Cytokine Variations and Positive Environments—the Good and the Bad
If negative events promote cytokine disturbances that undermine well-being, is it the case that positively interpreted events and experiences act against cytokine disturbances and the emergence of depression? Studies in animals have indicated that positive interventions in animal models of depression are associated with reductions of stress-induced cytokine elevations. For instance, increased TNF-α and IL-6 mitogen-stimulated splenocyte production induced by separation from a mom or littermates was attenuated in young piglets that were paired with an aged-matched conspecific (Tuchscherer et al., 2014). As well, in mice, long-term exposure to an enriched environment reduced IL-1β and TNF-α elevations in the hippocampus induced by influenza infection (Jurgens and Johnson, 2012). That said, it has also been shown that environmental enrichment in male mice enhanced the cytokine effects normally elicited by social defeat, probably owing to the aggressive behaviors promoted by enrichment in male mice (McQuaid et al., 2013).
The data derived from human studies have similarly revealed that positive experiences may act against cytokine variations, which could influence mood states. For instance, psychosocial measures of coping and self-esteem were inversely correlated to IL-6 levels (Sjögren et al., 2006) and improvements in coping strategies and resilience after self-administered hypnosis were associated with IL-6 reductions (Schoen and Nowack, 2013). A meta-analysis also demonstrated that mind-body therapies (e.g., Tai Chi, meditation, yoga) tended to reduce IL-6 levels in both healthy and clinical populations (Morgan et al., 2014). Importantly, reductions of depressive symptoms after daily yogic meditation intervention (Black et al., 2013), a mindfulness treatment program (Carlson et al., 2007; Rosenkranz et al., 2013), and cognitive-behavioral therapy (Gazal et al., 2013) were all related to pro-inflammatory cytokine reductions.
Social factors, and particularly having social support, have long been known to diminish some of the adverse effects of stressors. By example, the availability of social support was accompanied by reduced levels of cortisol both in a natural setting and within a laboratory context (Heinrichs et al., 2003). Further, in a stress test the right PFC activation and diminished amygdala activity that were ordinarily elicited could be attenuated by having social support available (Taylor et al., 2008), and having received social support over several days blunted the cortisol response ordinarily elicited by a social stressor and enhanced neuronal activity within the anterior cingulate cortex (Eisenberger et al., 2007). There have similarly been reports showing that social support could influence the plasma cytokine response otherwise elicited by stressors, and could thus influence mood state (Slavich and Irwin, 2014). In fact, it has broadly been reported that among cancer survivors who had social support prior to treatment, later well-being was enhanced. In fact, in the individuals with lower pretreatment social support, the levels of IL-6 increased with illness progression, which predicted the elevation of depressive symptoms (Hughes et al., 2014).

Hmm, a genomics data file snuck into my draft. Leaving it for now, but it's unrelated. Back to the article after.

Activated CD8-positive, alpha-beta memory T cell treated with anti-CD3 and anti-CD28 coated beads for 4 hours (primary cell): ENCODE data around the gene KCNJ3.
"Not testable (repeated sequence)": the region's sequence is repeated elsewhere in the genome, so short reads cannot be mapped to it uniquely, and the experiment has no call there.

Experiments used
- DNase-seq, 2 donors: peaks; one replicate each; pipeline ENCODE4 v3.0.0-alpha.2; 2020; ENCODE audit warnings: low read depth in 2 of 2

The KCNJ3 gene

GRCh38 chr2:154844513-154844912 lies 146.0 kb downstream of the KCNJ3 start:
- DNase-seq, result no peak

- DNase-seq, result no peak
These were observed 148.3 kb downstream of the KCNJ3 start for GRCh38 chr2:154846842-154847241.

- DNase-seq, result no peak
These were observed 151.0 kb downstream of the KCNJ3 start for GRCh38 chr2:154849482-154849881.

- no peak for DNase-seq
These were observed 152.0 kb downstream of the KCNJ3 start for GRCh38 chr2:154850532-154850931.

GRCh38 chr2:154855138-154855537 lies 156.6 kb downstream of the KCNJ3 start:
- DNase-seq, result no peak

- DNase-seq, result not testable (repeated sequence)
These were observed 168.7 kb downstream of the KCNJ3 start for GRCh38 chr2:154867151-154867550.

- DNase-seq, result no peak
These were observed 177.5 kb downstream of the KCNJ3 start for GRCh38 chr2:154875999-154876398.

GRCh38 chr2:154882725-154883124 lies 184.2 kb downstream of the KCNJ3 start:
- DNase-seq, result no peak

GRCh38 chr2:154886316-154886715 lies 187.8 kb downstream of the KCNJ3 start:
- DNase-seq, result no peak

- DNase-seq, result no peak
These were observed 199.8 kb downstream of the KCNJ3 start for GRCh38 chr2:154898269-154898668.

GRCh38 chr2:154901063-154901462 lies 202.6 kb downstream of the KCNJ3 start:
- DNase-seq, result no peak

A similar link between social support, cytokines, and general well-being has also been observed among medically healthy individuals. Specifically, low social status was accompanied by elevated IL-6 in response to a stressor (Derry et al., 2013), and social strain emanating from family and friends increased circulating IL-6, whereas having social support modestly protected against this outcome (Yang et al., 2014). Moreover, the rise of IL-6 associated with anger was not evident among individuals who perceived themselves as having high social support (Puterman et al., 2013).
The data available concerning the influence of social stressors and social support on cytokine levels is still limited. Nonetheless, it is certain that social stressors, especially those of an interpersonal nature, such as social rejection and social adversity, can be particularly aversive and it has been suggested that the depressive actions of such experiences may involve activation of pro-inflammatory processes (Slavich and Irwin, 2014). However, it might not always be the case that social support will be prophylactic or remedial in attenuating the effects of stressful experiences, especially if efforts of support are interpreted as being insufficient or actually a reflection of an unsupportive interaction (McQuaid et al., 2014b).
Concluding Comments Regarding Cytokine Involvement in Depression and its Comorbidities